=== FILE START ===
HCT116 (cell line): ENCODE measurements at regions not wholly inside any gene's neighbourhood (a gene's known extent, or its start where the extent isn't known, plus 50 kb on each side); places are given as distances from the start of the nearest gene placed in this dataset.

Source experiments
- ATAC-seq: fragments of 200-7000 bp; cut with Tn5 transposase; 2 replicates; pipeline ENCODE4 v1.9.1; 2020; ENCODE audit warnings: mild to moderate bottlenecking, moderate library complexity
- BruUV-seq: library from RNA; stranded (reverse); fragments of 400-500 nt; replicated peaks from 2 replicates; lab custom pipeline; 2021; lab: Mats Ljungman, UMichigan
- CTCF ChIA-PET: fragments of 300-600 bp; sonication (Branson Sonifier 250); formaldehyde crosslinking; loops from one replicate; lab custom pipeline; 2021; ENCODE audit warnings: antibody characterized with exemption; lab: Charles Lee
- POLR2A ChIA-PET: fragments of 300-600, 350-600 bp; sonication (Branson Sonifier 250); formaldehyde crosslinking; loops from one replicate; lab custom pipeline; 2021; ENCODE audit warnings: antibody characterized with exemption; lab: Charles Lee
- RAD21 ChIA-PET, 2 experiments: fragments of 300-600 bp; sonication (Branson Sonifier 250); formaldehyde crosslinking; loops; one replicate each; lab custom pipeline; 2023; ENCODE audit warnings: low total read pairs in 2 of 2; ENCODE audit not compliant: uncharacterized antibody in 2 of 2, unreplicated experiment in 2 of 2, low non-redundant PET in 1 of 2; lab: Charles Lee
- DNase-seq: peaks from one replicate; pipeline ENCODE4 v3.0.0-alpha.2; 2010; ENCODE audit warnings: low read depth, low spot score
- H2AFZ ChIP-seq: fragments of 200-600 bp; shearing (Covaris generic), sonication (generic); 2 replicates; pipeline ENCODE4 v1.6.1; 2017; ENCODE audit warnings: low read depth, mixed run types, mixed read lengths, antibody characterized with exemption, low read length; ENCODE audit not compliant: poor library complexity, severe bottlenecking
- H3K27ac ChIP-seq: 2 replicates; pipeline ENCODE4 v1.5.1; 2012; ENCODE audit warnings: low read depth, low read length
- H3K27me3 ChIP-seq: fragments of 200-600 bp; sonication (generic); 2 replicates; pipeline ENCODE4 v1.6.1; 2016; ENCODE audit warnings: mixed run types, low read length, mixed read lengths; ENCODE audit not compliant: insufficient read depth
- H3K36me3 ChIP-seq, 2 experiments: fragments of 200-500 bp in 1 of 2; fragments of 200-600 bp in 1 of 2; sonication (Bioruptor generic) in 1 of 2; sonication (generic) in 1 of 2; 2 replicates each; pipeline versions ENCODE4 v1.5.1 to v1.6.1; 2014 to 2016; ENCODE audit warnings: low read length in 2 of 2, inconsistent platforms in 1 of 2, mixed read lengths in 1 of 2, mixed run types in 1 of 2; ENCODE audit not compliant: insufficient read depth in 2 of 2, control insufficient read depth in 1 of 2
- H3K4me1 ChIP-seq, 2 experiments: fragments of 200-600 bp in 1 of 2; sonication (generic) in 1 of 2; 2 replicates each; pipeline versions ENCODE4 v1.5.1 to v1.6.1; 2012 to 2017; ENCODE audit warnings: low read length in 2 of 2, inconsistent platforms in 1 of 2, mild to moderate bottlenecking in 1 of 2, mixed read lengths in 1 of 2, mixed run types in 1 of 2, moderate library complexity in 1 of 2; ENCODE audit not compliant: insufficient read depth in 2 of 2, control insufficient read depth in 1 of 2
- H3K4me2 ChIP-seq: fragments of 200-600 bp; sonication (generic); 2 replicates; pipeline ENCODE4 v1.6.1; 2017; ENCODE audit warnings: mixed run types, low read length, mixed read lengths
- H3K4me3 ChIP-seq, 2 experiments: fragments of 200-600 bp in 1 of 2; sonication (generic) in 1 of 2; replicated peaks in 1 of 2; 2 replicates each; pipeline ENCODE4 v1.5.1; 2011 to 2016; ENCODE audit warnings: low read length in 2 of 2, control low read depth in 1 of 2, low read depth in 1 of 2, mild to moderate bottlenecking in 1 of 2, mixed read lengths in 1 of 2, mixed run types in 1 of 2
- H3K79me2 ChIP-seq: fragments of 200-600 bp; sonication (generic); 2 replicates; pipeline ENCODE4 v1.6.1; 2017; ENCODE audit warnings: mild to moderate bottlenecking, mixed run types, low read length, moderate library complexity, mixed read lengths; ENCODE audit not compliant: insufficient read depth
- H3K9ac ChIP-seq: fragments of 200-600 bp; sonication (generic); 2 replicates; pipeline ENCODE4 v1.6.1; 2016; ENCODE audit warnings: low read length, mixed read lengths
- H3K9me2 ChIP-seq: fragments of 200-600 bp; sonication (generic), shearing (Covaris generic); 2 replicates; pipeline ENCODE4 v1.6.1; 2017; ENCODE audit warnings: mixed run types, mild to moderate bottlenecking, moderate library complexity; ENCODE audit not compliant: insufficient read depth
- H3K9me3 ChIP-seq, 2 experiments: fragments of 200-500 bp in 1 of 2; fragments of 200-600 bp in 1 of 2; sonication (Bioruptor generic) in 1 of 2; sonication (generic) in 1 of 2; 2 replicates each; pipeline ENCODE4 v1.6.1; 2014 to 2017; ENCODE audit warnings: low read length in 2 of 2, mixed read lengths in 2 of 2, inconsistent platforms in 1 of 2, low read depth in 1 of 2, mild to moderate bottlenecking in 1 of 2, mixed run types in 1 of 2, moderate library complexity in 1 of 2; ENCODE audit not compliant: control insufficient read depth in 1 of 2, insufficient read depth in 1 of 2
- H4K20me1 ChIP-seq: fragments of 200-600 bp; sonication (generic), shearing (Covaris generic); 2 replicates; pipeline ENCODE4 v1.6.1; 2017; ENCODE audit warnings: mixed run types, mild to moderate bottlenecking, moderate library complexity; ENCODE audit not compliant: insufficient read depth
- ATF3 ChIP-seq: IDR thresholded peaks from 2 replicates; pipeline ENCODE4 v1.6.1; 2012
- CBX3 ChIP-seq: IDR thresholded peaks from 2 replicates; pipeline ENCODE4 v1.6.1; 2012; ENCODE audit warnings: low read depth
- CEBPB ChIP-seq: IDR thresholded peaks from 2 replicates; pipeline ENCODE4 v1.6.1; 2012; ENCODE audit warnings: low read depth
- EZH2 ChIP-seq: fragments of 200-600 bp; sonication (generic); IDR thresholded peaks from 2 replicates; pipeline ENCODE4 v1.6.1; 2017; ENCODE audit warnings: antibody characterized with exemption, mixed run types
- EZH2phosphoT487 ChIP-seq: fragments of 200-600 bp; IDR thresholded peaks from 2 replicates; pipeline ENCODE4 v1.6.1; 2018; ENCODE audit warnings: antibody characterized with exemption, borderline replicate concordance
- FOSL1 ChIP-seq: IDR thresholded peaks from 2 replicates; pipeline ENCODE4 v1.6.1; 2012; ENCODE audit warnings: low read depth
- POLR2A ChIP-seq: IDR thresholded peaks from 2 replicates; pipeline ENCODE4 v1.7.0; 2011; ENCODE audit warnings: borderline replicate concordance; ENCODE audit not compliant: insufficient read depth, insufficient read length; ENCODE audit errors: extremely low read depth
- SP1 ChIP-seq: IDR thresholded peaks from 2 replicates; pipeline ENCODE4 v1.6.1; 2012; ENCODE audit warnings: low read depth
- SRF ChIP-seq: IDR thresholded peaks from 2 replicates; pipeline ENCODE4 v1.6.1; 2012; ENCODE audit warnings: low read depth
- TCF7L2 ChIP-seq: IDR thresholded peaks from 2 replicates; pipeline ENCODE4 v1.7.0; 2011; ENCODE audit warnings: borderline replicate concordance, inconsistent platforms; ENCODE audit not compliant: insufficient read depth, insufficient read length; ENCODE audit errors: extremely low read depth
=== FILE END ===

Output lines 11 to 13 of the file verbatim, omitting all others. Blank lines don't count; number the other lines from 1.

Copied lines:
- H3K27me3 ChIP-seq: fragments of 200-600 bp; sonication (generic); 2 replicates; pipeline ENCODE4 v1.6.1; 2016; ENCODE audit warnings: mixed run types, low read length, mixed read lengths; ENCODE audit not compliant: insufficient read depth
- H3K36me3 ChIP-seq, 2 experiments: fragments of 200-500 bp in 1 of 2; fragments of 200-600 bp in 1 of 2; sonication (Bioruptor generic) in 1 of 2; sonication (generic) in 1 of 2; 2 replicates each; pipeline versions ENCODE4 v1.5.1 to v1.6.1; 2014 to 2016; ENCODE audit warnings: low read length in 2 of 2, inconsistent platforms in 1 of 2, mixed read lengths in 1 of 2, mixed run types in 1 of 2; ENCODE audit not compliant: insufficient read depth in 2 of 2, control insufficient read depth in 1 of 2
- H3K4me1 ChIP-seq, 2 experiments: fragments of 200-600 bp in 1 of 2; sonication (generic) in 1 of 2; 2 replicates each; pipeline versions ENCODE4 v1.5.1 to v1.6.1; 2012 to 2017; ENCODE audit warnings: low read length in 2 of 2, inconsistent platforms in 1 of 2, mild to moderate bottlenecking in 1 of 2, mixed read lengths in 1 of 2, mixed run types in 1 of 2, moderate library complexity in 1 of 2; ENCODE audit not compliant: insufficient read depth in 2 of 2, control insufficient read depth in 1 of 2